Helicopter-factory MP: Rather than 22 Chinooks, why don't we have 5? Or none at all?
This is all excellent news for our people on the front line, then. But it's damned bad news for British industry, as the C-17, the Chinook and the Reaper are all made in America. Rather excellently, it seems that Whitehall for once managed to keep its plans secret from the bloodsucking British arms biz - notably by failing to inform the Parliamentary Defence select committee of them. The committee's chairman, James Arbuthnot, is a tireless advocate for the British weapons industry. Had the plans reached the committee, they would almost certainly have been leaked giving the arms biz time to exert its huge behind-the-scenes influence.
But they weren't told and the plans are now set in motion. He's spitting mad, of course: splendid.
Needless to say, the rearguard action has already begun. David Laws MP, representing the town where Blighty's last military helicopter factory is situated, thinks the Chinooks should be built there, not in the States. He also thinks the UK ought to buy more Merlin HC3 troop carriers and less Chinooks.
Just for reference, the idea of building American choppers under licence in Yeovil has been tried more than once. The last time - funnily enough this was a decision taken when James Arbuthnot was defence procurement minister back in the '90s - saw most the British Army's Apache attack helicopters assembled there.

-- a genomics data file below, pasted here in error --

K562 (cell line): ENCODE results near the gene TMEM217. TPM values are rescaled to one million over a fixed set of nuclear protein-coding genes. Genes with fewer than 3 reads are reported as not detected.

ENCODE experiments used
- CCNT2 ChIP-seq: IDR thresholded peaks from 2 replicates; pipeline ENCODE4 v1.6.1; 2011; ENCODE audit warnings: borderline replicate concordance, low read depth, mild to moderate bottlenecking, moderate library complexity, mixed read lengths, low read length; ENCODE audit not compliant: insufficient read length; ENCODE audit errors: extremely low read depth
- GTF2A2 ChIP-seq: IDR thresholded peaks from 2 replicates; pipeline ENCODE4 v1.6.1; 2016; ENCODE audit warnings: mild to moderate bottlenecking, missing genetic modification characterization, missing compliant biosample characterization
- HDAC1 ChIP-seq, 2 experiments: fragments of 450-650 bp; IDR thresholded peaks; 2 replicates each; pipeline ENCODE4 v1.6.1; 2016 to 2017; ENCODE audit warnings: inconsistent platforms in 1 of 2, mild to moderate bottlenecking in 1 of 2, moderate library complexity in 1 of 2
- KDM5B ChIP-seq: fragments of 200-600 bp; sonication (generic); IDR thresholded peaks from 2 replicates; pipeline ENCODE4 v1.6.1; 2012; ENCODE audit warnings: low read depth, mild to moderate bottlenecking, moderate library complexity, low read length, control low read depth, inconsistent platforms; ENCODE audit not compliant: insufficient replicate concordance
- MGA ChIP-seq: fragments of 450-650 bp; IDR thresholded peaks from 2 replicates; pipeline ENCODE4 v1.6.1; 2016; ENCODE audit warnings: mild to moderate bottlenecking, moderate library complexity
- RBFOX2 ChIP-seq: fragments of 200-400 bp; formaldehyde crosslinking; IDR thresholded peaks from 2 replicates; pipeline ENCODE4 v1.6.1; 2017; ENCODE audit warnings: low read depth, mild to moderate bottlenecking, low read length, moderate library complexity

The end effect of this was to make them slightly better than American-made ones - the Brit Apache has more powerful engines, for instance. However, each UK-assembled Apache wound up costing roughly five times as much as an imported one and taking far longer to arrive. Your correspondent recently asked a British Apache pilot whether he'd rather have one UK Apache or five American ones.
"Five American ones," he said unhesitatingly.
As for buying more Merlin HC3s, one should recall that the Yeovil-designed cabs cost significantly more than Chinooks - but carry less than half as much, and have much lower serviceability rates to boot. We shouldn't have bought any in the first place, and we certainly shouldn't buy any more.
If Mr Laws is listened to, rather than 24 Chinooks we would get 5 at most - or even fewer, if some of the painfully-saved cash were indeed diverted into Merlins. Let's hope everyone ignores him as he deserves. Yeovil already has a vast order for shockingly overpriced Lynx "Wildcats", after all - he and his rapacious constituents should be very grateful that hasn't been axed in favour of cheaper, better copters from Sikorsky.
Summarising, then, it's been an excellent week for Blighty's fighting troops and an excellent week for us taxpayers. It's very seldom we find ourselves saying this, but Well Done MoD - and well done politicians for approving these plans.
With a general election coming up, however, we would like to note that this late burst of good work really isn't enough to counterbalance the long sequence of awful defence-procurement decisions by the Brown government. We would, though, point out that the Tories' record over time is every bit as bad, and that Liam Fox - Tory defence spokesman - has failed to give these latest plans the cross-party endorsement they deserve. This indicates that he and perhaps the Tory party as a whole care about the election first and Blighty's defences a long way second.
No matter - for once it's nice to feel, as a taxpayer at this time of year, that one is buying a nice Xmas present for our boys and girls risking life and limb on our behalf far away.
Merry Christmas to any of ours out there who might be reading this. ®